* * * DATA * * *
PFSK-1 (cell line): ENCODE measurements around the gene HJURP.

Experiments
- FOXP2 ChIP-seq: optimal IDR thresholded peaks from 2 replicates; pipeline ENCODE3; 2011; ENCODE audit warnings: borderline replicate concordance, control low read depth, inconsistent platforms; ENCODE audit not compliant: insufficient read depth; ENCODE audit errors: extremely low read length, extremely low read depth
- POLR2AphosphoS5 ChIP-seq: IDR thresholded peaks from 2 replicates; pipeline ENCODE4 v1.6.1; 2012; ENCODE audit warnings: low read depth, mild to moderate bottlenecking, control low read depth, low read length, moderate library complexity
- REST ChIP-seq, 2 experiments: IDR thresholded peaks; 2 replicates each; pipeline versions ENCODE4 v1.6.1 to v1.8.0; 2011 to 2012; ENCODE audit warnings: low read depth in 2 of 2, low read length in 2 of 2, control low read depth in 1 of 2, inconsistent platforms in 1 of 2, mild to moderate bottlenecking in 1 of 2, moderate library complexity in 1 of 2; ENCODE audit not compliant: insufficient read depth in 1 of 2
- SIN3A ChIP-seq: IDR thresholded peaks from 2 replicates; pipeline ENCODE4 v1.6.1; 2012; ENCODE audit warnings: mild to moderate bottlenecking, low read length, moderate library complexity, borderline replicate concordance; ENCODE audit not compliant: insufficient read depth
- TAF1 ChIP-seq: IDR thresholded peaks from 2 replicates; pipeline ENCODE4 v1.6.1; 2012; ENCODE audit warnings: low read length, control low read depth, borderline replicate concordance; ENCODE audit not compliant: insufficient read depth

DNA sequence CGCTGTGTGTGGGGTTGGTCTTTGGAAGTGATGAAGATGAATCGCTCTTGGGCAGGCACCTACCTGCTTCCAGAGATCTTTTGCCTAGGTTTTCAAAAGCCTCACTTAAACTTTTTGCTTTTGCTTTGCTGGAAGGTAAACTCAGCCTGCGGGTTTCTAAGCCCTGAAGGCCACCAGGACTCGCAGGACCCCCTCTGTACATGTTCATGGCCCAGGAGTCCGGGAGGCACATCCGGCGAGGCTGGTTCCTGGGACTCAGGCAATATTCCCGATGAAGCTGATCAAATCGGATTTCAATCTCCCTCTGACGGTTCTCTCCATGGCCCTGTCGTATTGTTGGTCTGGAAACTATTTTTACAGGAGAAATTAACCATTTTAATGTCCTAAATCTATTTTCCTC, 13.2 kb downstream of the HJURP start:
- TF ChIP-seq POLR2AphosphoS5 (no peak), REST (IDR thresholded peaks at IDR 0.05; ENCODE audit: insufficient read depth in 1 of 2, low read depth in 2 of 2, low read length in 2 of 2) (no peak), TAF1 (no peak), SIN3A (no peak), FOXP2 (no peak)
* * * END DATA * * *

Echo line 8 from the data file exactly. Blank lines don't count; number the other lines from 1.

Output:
DNA sequence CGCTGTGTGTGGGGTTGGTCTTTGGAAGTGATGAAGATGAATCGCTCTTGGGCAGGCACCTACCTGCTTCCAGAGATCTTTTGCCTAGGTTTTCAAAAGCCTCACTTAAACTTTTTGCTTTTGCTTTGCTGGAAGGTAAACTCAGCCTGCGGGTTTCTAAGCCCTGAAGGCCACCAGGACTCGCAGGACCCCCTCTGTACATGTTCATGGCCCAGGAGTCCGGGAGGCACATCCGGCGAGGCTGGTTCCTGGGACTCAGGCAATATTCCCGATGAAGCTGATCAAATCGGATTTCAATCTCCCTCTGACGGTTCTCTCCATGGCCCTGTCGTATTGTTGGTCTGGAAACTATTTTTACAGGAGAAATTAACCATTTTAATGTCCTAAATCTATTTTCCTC, 13.2 kb downstream of the HJURP start: